Muscle soreness

Delayed onset muscle soreness.

We’ve had a number of questions around DOMs lately so this article is a crash course in DOMs.

What is DOMS?

DOMs stands for Delayed Onset Muscle Soreness which is usually experienced 24-48 hrs post exercise. In some cases DOMs can be fairly debilitating and cause pain and restrictive movement for a number of days until it eventually subsides.

Is it harmful?

DOMs is simply a part  of the body’s natural healing process. DOMs itself is not harmful but excessive exercise in extreme environments may be. One should be measured in one’s progression of training and avoid causing excessive damage to the body. Mild DOMs after exercise is completely fine and should subside as you adapt to the current training stresses.

Why does it occur?

Our cells have a lifecycle and naturally turn over every few weeks. Cells die as new cells are created and this is a natural process. When we exercise we intentionally damage cells to elicit an adaptive response to stress. The new growth of cells allow us to cope with stress and increase strength or work capacity. If we exercise infrequently or suddenly with higher than normal load, a large quantity of cells become damaged. This will trigger an inflammatory response. This response causes the pain we feel and explains the slight delay as the inflammation sets in. This response is simply a part of our body’s natural healing process.

What do we do about DOMs?

There are really only two strategies to cope with DOMs. 

1. We avoid it.

We should structure training that will promote an adaptive response without excessive damage. This will keep inflammation at a relative minimum while still progressing our training and is the best strategy. Gradual and realistic progression of training intensity should be something a training plan takes into consideration. We must also be aware of our environment and training state. Any increased stress from heat, dehydration or flack of fuel will increase the damage we do for a given session. DOMs is not necessary for training improvements and may hinder further training.

2. We manage it.

Pain management is our second option. Anti Inflammatory medication and pain killers will help manage the pain of DOMs. Cold treatment may numb sore muscles to reduce pain somewhat and help reduce the symptoms of DOMs. This is a short-sighted strategy and may be necessary for us to go about our working day but should never become the norm.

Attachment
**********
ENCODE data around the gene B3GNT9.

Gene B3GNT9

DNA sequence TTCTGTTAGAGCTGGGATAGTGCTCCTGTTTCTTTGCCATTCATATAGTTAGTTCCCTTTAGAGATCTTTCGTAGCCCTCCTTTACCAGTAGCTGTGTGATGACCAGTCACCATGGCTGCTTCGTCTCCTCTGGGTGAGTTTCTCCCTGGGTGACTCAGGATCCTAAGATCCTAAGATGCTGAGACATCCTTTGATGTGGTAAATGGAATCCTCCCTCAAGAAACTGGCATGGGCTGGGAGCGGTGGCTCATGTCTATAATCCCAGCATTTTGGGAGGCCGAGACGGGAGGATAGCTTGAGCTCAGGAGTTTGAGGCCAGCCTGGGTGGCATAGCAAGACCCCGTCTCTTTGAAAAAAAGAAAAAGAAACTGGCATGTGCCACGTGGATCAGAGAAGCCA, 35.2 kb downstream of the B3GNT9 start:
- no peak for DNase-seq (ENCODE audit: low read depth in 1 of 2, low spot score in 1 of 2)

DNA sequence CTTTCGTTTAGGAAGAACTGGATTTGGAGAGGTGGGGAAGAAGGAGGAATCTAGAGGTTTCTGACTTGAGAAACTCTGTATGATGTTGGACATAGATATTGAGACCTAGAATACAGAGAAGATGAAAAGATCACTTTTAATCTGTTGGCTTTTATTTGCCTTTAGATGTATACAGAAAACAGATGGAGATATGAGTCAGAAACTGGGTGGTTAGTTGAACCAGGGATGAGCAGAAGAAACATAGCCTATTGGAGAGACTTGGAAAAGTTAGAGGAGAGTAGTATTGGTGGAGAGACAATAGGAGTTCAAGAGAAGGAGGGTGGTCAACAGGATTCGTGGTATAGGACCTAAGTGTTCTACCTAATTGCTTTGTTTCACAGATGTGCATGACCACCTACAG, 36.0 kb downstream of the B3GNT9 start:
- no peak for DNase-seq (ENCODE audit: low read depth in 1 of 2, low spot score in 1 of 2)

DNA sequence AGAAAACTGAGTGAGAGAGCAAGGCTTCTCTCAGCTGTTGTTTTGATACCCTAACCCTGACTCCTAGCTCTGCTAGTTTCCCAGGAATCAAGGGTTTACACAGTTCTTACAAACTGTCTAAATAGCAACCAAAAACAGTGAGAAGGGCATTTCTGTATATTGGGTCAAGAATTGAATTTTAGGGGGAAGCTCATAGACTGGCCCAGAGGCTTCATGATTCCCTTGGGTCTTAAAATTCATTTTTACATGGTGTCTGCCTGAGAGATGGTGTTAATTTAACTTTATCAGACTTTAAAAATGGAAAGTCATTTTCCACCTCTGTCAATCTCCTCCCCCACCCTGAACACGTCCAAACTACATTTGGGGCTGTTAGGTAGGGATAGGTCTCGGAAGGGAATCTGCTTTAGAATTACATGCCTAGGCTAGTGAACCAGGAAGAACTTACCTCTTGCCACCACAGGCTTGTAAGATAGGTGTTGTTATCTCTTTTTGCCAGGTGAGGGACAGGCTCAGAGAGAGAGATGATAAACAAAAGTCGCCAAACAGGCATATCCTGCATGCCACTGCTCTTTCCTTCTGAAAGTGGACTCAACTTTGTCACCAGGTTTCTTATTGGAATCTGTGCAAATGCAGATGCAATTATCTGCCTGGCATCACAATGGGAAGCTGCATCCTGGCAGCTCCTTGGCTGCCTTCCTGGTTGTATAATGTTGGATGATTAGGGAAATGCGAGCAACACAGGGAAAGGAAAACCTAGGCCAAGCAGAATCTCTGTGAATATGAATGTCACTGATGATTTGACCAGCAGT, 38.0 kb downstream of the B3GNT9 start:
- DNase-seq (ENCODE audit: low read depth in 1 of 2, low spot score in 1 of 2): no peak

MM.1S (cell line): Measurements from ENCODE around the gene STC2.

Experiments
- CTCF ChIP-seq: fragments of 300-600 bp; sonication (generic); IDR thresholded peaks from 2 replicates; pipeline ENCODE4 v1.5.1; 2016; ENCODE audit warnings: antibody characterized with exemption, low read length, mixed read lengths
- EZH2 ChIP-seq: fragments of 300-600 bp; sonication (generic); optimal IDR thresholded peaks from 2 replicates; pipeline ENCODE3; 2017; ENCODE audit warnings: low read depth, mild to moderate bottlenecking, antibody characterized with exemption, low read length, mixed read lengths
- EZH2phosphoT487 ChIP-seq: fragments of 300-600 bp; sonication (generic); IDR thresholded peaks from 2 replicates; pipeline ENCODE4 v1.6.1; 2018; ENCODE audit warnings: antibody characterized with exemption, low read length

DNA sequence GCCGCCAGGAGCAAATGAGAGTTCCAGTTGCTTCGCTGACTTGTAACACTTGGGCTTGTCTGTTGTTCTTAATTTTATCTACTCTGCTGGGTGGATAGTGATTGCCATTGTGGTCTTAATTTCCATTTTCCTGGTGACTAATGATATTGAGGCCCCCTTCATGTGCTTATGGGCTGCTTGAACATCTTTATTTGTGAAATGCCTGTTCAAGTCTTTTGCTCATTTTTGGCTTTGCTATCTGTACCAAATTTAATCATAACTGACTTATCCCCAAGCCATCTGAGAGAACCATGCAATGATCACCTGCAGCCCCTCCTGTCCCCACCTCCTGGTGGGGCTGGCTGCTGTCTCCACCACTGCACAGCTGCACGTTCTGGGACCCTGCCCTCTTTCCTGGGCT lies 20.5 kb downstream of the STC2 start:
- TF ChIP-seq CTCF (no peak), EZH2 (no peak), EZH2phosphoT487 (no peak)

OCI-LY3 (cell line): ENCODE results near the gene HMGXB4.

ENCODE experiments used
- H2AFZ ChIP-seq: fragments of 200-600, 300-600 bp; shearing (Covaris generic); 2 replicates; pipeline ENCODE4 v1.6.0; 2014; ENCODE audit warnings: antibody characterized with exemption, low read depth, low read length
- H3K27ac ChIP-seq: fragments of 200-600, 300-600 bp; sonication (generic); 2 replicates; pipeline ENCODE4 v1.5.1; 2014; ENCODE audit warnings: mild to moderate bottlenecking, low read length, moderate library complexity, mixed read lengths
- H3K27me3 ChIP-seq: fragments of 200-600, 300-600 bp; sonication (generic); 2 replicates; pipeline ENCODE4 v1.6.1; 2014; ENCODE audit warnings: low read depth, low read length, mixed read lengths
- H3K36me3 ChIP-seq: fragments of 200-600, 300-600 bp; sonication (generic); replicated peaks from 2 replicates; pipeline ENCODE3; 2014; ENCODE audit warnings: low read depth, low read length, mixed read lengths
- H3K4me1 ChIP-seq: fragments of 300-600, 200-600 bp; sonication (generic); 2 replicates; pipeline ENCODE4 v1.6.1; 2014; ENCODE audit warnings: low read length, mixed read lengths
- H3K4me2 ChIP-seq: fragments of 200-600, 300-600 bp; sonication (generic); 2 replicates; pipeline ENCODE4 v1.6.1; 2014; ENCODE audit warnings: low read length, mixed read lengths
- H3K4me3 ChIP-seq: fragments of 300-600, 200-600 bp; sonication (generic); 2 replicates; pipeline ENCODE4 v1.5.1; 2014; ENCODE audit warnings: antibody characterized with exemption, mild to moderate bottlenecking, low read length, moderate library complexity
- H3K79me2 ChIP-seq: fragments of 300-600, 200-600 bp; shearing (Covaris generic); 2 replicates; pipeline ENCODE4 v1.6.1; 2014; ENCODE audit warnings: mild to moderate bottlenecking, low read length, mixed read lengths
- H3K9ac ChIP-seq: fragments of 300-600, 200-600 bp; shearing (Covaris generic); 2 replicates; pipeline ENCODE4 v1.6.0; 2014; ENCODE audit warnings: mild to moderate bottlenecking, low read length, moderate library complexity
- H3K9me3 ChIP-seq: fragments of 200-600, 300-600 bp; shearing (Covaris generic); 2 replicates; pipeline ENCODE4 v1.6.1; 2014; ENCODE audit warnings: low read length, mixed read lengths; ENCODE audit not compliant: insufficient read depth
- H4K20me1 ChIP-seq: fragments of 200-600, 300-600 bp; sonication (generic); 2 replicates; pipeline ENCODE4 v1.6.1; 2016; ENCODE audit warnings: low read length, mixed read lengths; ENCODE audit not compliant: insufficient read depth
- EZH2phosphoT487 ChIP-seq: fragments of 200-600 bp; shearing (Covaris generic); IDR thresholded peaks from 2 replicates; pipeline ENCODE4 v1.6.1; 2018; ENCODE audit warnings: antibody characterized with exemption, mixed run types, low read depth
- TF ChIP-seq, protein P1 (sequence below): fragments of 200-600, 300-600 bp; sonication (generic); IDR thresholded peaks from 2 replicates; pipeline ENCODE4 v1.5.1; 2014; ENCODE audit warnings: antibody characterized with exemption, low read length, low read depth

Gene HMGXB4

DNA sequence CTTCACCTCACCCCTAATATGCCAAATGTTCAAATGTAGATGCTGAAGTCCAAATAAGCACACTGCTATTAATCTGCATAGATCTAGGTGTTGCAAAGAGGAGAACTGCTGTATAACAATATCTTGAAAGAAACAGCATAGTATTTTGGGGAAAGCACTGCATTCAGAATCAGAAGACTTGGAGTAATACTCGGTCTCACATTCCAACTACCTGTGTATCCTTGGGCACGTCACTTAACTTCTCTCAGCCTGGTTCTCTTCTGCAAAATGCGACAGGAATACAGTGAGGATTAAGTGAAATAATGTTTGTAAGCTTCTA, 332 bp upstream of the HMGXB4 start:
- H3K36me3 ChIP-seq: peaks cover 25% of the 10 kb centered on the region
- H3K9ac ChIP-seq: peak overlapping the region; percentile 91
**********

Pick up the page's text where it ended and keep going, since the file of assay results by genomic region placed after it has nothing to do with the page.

The idea that we can reverse DOMs or cure it is misguided. We can support our body’s healing processes with rest and nutrition but not much else is proven. Many recovery tools may help reverse some fatigue properties but they are unlikely to have any quantifiable effect on DOMs. Light stretching or exercise can help pain perception through endorphins and increased blood flow but these are not going to reverse DOMs. The perception of feeling better is beneficial but one should avoid the clever marketing that would lead you to believe a certain tool “Treats” DOMs.

DOM’s is a result of damage already done. It causes pain and you can definitely treat pain but you cannot simply reverse its cause; you must heal.  Your body manages that and the best thing you can do is support it and provide rest and nutrition. As DOMs subsides, you can return to gentle exercise, but be careful not to induce further damage. As long as you keep it light and easy you can get some training benefit without further damage or hindrance of healing.

It is, in many circumstances, necessary to train through DOMs. A longer warm-up is the best strategy as it allows you to regain some muscle elasticity through increasing temperature and fluid movement. For those going through intense blocks of training, ensure there is an adequate break in training to allow for adaptation. Until that break comes, do your best to pay attention to nutrition and rest, in the form of good quality sleep. Use recovery tools as you see fit, and if you feel they help your symptoms, but do not prioritize them ahead of the basics.

A note on recovery!

Recovery is the process of reversing factors of fatigue. These include hydration, fuelling, restoring muscle contraction and function etc. It is not quite the same as the healing process although they are not exclusive of one and other.  Recovering is a restoration of homeostasis, but does not necessarily include healing of muscle inflammation. Many recovery tools and methods are the product of excellent marketing as opposed to quantifiable and measurable interventions. We have several articles relating to recovery which can be found below.

Recovery Part 1

Recovery Tools: Compression Garments

Recovery tools: Active recovery

The Best Recovery Method of Them All, Sleep

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